Your article of March 15, "State further behind handling food stamps, medical benefits" does not convey the sense of urgency the Department of Human Resources has placed on processing applications and eliminating backlogs or the progress we have made as a result.
We have always been forthcoming with our efforts to address what we consider a major issue for those who depend on food stamp and medical assistance support. Long before the December 10, 2009 ruling by Circuit Court Judge Barry Williams, the department had developed and begun implementing a plan to move us in the right direction. I am surprised by the plaintiffs' assertions that our plan does not go far enough, especially since they accepted our invitation to review an outline of the plan and sat down with us for a detailed discussion of our proposed strategies. We extended this invitation to provide them with an opportunity to offer realistic suggestions regarding improvements. We were disappointed that their comments were not more constructive.
Your article mentions the status of applications three months after Judge Williams' ruling. What it does not make clear is the considerable progress that has been made during that time frame to clear up the tremendous amount of backlogged applications. For instance, in Baltimore County where the issue was the most severe, we have seen a decrease in the backlog from 7,775 applications in December 2009 to fewer than 2,000 today. As a result, our compliance rate numbers would appear to be worse, as the lower rates are directly tied to the massive clean-up effort -- an unavoidable issue that was clearly explained to the plaintiffs' counsel.
Recognizing that this was not an issue unique to Baltimore County, we conducted an assessment to identify other problem areas across the state. We identified five jurisdictions that were experiencing severe challenges and developed customized corrective action plans to address their needs. As a result, the number of backlogged applications statewide (not including Baltimore County) have been whittled down from 8,416 on December 4, 2009 to 590 as of March 5. We employed several strategies including hiring temporary clerical staff and approving a massive overtime project in our efforts to eliminate the backlogs. Fortunately, we have been able to utilize federal dollars to offset the costs incurred. In addition, we have been able to rapidly hire and refill 81 vacant positions since December.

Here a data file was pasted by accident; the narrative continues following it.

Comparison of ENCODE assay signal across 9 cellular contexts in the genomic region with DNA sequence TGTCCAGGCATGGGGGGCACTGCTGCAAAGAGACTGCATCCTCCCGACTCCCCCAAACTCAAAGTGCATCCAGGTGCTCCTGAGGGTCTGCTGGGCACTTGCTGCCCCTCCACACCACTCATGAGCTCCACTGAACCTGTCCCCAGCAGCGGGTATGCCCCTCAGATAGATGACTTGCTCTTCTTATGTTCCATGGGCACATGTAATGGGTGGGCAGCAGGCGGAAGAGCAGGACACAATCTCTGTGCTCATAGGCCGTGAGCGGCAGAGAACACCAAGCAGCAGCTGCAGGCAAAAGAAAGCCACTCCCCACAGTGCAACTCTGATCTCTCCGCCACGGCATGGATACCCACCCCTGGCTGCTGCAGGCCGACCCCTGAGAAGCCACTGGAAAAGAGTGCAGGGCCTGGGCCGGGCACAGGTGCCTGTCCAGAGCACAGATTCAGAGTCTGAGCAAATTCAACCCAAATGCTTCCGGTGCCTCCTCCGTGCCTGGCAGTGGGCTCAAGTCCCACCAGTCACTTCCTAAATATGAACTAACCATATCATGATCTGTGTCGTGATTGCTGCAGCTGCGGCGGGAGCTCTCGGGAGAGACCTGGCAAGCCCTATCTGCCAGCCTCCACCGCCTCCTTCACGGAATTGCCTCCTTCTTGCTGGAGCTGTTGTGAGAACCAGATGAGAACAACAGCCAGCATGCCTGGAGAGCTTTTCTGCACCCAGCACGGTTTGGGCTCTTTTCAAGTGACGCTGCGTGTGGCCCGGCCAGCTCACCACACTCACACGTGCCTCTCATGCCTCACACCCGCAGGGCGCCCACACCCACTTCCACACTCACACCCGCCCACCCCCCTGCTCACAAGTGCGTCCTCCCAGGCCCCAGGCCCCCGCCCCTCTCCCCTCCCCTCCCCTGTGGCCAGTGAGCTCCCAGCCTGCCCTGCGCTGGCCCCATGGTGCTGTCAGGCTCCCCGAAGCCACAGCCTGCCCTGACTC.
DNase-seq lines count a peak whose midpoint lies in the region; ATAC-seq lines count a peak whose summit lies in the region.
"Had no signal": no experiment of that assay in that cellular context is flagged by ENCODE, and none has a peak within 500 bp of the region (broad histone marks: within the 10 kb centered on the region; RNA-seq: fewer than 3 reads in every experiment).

The department has always made it clear that there are no instant fixes, and the sheer demand for services continues to be an ongoing issue. However, it is worth reiterating that most of our efforts were not begun as a result of the court ruling. We have been engaged in system improvements for some time now, including information technology purchases, system upgrades and regulation changes.
Gov. Martin O'Malley shares our sense of urgency around this matter. He receives weekly progress updates from me as well as bi-weekly status updates from staff, as this continues to be a primary focus during StateStat reporting.
Just as we have reached out to the plaintiffs, we have also shared our plan with federal partners and invited their suggestions for improvements. When we received the ruling in December, I said that I recognized the challenges that were before us but believed we had the right strategies in place to move toward compliance. I stand by that statement. As the state's safety net for vulnerable Marylanders, we are committed to doing all we can to serve those who depend on us.
Brenda H. Donald, Baltimore
The writer is secretary of the Maryland Department of Human Resources.